Some dogs start howling when an ambulance or fire truck with a siren goes by. This is an interesting reaction in dogs that probably almost every dog lover knows. But why do some dogs howl at sirens in the first place?
Dogs howl at sirens for several reasons. For one, the siren triggers instinctive communication behavior from their ancestors, the wolves. Secondly, the howling serves as a warning to their caregivers while deterring the potential danger behind the siren from their territory. However, some dogs also howl at sirens because they are afraid.
If your dog is prone to howling, you know a siren in the distance can easily upset him.
A passing ambulance or police car can cause your dog to jump to the window with a loud howl. However, not every dog owner knows the reasons for this.
In this article, we explain in detail why dogs howl at sirens. This should help you better understand your dog’s behavior.
Why Dogs Howl at Sirens
Before discussing in detail the reasons for a dog’s reaction to sirens, we should first understand howling in dogs.
Howling is a profoundly ingrained method of communication that dogs have inherited from their ancestors, the wolves. While dogs communicate in many ways, some are more primal and primitive than others.
Our dogs’ ancestors used howling to let the rest of the pack know where they were. But it’s also a way of communicating to drive away foreign intruders.
And even though dogs no longer need to communicate with their pack, this behavior can still be seen in many dogs today.
Dogs may not belong to a wolf pack but are family members. With a relationship with a family comes a great responsibility in the eyes of dogs.
Dogs still feel the need to communicate with their family about their surroundings. Every howl contains an important message, and it is up to the human to decode it correctly.
Dogs howl for many reasons when sirens and other loud noises are heard. Of these many reasons, five are the most common; we discuss these in detail below.
Dogs Feel Their Inner Wolf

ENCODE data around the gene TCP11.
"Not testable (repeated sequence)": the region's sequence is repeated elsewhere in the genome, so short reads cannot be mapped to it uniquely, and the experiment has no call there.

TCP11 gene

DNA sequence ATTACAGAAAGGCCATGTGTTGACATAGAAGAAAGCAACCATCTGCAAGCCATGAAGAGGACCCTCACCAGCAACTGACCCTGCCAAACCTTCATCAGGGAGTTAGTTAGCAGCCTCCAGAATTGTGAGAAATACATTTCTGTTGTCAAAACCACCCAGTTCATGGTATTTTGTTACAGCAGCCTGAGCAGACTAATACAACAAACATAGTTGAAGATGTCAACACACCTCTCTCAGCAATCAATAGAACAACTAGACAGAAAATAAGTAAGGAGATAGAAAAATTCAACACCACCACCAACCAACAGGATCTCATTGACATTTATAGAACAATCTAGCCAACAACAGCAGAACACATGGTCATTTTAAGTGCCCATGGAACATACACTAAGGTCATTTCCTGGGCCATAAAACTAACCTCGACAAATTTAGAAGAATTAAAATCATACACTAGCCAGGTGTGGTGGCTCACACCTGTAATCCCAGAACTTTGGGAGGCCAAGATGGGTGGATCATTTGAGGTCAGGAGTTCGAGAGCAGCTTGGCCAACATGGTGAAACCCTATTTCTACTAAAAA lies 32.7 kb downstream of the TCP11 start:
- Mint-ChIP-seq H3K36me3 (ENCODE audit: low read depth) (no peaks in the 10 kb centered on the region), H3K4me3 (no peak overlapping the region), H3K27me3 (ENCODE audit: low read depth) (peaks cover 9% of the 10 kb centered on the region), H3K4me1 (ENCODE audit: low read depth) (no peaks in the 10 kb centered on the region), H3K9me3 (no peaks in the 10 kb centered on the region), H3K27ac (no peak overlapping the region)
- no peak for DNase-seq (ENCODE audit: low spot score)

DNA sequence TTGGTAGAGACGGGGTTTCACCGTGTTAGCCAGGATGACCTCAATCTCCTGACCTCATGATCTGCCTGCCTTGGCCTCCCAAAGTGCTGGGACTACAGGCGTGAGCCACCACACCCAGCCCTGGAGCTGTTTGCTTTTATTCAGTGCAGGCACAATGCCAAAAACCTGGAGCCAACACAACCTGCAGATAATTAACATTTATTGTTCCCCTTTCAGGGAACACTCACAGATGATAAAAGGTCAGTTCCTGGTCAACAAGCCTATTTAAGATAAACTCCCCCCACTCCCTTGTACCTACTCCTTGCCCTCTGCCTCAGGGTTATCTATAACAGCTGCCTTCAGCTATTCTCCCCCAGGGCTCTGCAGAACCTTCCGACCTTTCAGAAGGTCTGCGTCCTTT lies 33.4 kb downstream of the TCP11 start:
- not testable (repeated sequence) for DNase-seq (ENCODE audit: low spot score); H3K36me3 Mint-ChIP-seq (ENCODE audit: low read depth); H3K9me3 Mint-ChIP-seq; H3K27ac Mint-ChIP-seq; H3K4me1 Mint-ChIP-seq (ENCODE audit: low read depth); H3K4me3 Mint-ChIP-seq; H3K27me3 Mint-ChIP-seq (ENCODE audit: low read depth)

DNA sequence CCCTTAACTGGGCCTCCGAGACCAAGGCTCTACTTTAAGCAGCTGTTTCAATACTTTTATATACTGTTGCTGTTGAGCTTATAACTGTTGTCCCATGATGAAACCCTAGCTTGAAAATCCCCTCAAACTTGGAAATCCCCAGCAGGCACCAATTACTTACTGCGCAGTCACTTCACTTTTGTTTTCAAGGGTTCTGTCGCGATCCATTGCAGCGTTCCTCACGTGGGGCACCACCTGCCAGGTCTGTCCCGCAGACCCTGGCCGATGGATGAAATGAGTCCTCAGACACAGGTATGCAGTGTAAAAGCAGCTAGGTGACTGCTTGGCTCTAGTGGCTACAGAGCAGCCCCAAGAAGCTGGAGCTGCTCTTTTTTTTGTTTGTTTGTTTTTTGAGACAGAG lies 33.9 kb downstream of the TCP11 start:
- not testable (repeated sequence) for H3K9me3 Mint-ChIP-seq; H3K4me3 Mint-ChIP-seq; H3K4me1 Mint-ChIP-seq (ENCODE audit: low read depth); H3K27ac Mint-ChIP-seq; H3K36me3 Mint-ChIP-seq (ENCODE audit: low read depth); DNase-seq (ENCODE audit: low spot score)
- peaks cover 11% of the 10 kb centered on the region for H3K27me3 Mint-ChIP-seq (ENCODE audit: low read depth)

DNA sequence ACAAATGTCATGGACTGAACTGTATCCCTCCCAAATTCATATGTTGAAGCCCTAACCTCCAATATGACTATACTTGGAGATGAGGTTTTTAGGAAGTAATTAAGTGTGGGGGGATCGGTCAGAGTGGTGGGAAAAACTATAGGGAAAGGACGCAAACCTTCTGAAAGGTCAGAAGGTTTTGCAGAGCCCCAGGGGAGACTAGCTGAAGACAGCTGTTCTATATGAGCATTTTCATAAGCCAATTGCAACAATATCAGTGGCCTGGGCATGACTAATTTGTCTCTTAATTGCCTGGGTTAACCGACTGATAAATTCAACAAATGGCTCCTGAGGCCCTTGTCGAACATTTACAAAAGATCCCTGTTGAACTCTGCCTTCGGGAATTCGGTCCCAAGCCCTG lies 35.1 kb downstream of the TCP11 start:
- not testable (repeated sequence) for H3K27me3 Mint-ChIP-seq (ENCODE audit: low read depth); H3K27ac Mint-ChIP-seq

Even the most miniature dogs are descended from wild ancestors. All dogs are descendants of wolves, and their wild roots can shine through from time to time.
When a wolf gets separated from its pack, it emits a high-pitched howl to alert the rest of its pack and let them know where it is.
A passing siren doesn’t quite sound like a wolf in distress, but it certainly comes close to howling.
So when dogs howl at the sound of a siren, it may be that their inner wolf is responding to the sound of a high-pitched howl in the distance.
Dogs Want to Warn Their Humans
Dogs feel the need to protect their caregivers and alert them to their surroundings.
When dogs hear a siren approaching their home, they may perceive this as a possible threat to watch out for.
Sirens can be loud and frightening; dogs often hear them long before their human companions because of their fantastic hearing.
Because of this, they may feel the need to alert their family to the siren. Just in case it represents a danger.
When your dog howls to warn you, you may notice that he runs to you or barks at you to get attention.
You will notice that your dog howls with a sense of urgency, with the howling quickly ending as soon as the siren fades.
Even if the siren poses no real danger to anyone in the house, dogs are on alert and will warn if they sense something.
Dogs Guard Their Home
When you bring a dog into your home, the home becomes a territory he wants to protect and guard. However, dogs not only protect their territory, but also the family members who are in it.
If your dog thinks a siren is a potential threat, he may want to warn the potential intruder not to invade his territory strongly.
A loud howl can ward off potential predators and show that the area is occupied.
Also, if your dog howls at people entering your home, he may be howling to protect his property.
Dogs Indicate Their Presence
Wild wolves often howl into the distance to signal their presence to other nearby wolves in the area.
This does not always mean that they are threatening a potential intruder but rather that they are generally making their presence known.